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Re: [Simple] Some thoughts on XCAP's resource architecture

From: Jamie Lokier <jamie@shareable.org>
Date: Sun, 5 Dec 2004 17:20:43 +0000
To: Jonathan Rosenberg <jdrosen@cisco.com>
Cc: Lisa Dusseault <lisa@osafoundation.org>, HTTP working group <ietf-http-wg@w3.org>, "'simple@ietf.org'" <simple@ietf.org>
Message-ID: <20041205172043.GA8021@mail.shareable.org>

Jonathan Rosenberg wrote:
> >1a) HTTP intermediaries and scaling: caches aren't designed to cache 
> >huge numbers of tiny resources.  It would probably be wise to disable 
> >caching on XCAP responses.
> 
> This is described in section 9 of xcap, which more or less says that you 
> will want to disable caching for dynamic resources - ones frequently 
> written by clients or otherwise. However, there are application usages 
> where the data is primarily read-only. In that case, its reasonable to 
> allow caching of those resources.
> 
> As such, there is an interaction with xcap and caching, but not because 
> the resources are small - because they may be dynamic. This is an issue 
> for any http resource.

xcap resources may overlap, and that means they share content.  This
content has to be duplicated in the HTTP caching model, and that is a
sense where some usages don't scale optimally.

It would be hard to design a caching model which did scale optimally.

> Jamie Lokier wrote:
> >Lisa Dusseault wrote:
> >
> >>>If you have multiple changes to make to a 1 MB or smaller document, 
> >>>batch them up together if possible, even if it requires uploading the 
> >>>whole document afresh.  The current design of XCAP encourages changes 
> >>>to be made independently, and each change will require a full 
> >>>round-trip (no pipelining possible because you need to wait for the 
> >>>server to respond with an ETag each time).
> >
> >
> >That seems like a flaw which should be fixed.
> 
> I have to disagree with Lisa here, this is not a constraint on xcap. You 
> do not have to wait for the etag to send the next request. You only have 
> to wait for the etag if you wish your next change to be conditioned on 
> the fact that the document hasn't been modified since your last change. 
> That's true of http generally, and true here too - its the defining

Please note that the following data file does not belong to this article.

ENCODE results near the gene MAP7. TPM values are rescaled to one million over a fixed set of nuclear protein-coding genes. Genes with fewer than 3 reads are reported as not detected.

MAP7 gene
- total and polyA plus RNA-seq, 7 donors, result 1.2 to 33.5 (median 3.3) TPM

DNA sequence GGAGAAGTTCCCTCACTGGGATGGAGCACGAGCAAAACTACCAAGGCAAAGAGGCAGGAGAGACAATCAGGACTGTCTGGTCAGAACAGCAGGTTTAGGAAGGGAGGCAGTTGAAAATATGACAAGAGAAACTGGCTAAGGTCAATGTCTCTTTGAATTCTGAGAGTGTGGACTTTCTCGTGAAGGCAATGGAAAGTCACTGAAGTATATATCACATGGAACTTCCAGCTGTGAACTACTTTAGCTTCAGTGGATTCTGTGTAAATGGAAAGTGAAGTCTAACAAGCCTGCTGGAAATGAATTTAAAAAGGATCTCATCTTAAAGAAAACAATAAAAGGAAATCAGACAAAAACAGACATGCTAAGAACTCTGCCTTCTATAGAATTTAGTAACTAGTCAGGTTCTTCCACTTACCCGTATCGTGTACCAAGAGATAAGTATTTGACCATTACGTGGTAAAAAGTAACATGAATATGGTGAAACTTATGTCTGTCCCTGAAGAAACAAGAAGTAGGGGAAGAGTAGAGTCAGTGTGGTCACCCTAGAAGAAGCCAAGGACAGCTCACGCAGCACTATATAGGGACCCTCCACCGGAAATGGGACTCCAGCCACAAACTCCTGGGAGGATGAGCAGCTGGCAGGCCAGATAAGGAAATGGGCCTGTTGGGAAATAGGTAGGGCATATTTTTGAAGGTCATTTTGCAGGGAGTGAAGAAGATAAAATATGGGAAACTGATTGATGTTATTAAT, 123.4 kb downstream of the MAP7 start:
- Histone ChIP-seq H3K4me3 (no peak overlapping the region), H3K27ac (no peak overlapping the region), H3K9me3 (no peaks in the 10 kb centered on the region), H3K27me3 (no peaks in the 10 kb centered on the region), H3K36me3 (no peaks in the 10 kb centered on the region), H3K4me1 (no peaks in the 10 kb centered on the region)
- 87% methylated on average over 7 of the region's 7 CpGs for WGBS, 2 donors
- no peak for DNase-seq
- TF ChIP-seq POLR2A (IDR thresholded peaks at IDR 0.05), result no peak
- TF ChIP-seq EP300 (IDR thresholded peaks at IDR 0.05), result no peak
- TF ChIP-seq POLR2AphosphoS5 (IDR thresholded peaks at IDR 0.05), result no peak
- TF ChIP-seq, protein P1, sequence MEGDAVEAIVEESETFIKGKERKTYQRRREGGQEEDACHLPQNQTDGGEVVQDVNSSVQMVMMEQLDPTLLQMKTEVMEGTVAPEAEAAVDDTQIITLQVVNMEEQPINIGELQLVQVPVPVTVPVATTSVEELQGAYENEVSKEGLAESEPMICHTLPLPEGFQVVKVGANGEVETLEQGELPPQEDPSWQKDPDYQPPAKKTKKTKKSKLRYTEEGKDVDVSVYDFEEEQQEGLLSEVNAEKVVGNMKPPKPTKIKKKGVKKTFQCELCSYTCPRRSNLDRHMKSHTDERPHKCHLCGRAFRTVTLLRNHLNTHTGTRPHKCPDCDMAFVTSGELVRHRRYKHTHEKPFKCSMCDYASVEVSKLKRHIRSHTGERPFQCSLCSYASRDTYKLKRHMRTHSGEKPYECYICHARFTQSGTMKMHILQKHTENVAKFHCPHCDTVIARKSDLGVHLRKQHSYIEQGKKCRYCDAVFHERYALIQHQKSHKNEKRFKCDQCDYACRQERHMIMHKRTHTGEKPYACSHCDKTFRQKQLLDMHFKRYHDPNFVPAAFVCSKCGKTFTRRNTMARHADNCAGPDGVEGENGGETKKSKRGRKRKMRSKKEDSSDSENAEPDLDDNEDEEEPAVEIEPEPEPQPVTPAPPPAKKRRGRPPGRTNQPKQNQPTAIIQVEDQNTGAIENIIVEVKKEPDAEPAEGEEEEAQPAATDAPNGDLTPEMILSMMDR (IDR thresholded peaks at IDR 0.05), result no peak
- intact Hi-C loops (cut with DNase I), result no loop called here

> purpose of the If-* headers. The various application usages talk about 
> ways in whcih the documents are structured so that one doesn't need to 
> used conditional PUts'. In that case, feel free to pipeline.

In other words, you can only batch a group of small updates when you
want to apply them unconditionally.

The usual way to update a resource where data should never be lost or
the update is logically an atomic data-dependent operation is to do
them conditionally, using If-* headers.

This works fine in HTTP for updating a single resource.

It also works fine in HTTP for updating parts of a resource, when
using the not yet standardised PATCH operation.

But with XCAP, when a group of small updates is to be applied
conditionally, then a round trip time will be incurred between each
small update.

This is very slow for many small updates.  Combining the updates to
simply write a large portion of a resource does not scale if it's a
very large resource and only small, sparse updates are required
(e.g. when updating an entry an an XML database).

The suggested workaround is to restructure the XML documents so that
updates are done unconditionally.

In other words, things like XML databases would be wrapped in some
kind of "front end" such that the view seen through XCAP doesn't
correspond directly with the tree structure of the underlying data
resource.  A transformed view allows unconditional PUTs to be
translated to atomic logical operations on the underlying data resource.

This seems to me to defeat much of the point of XCAP, which is to
remove the need for application-specific APIs for accessing and
updating data resource parts.

It is not hard to think up solutions which allow updates of many small
parts of an XCAP as one effective operation.

Because atomic updates are useful, it would make sense to do compound
updates in a single HTTP operation.  Merely finding a way to pipeline
the updates would _not_ be adequate.

The obvious methods are to define a compound update PUT form,
e.g. using multipart/something, or to propose an extension to XCAP
which uses PATCH.

It would be generally useful to have a PATCH format which is good for
updating parts of XML documents, but that is probably best left as
another engineering problem.

Meanwhile, a multipart/something PUT form would be quite easy to
define, and it could be an optional but recommended feature.

-- Jamie
Received on Sunday, 5 December 2004 17:20:53 GMT

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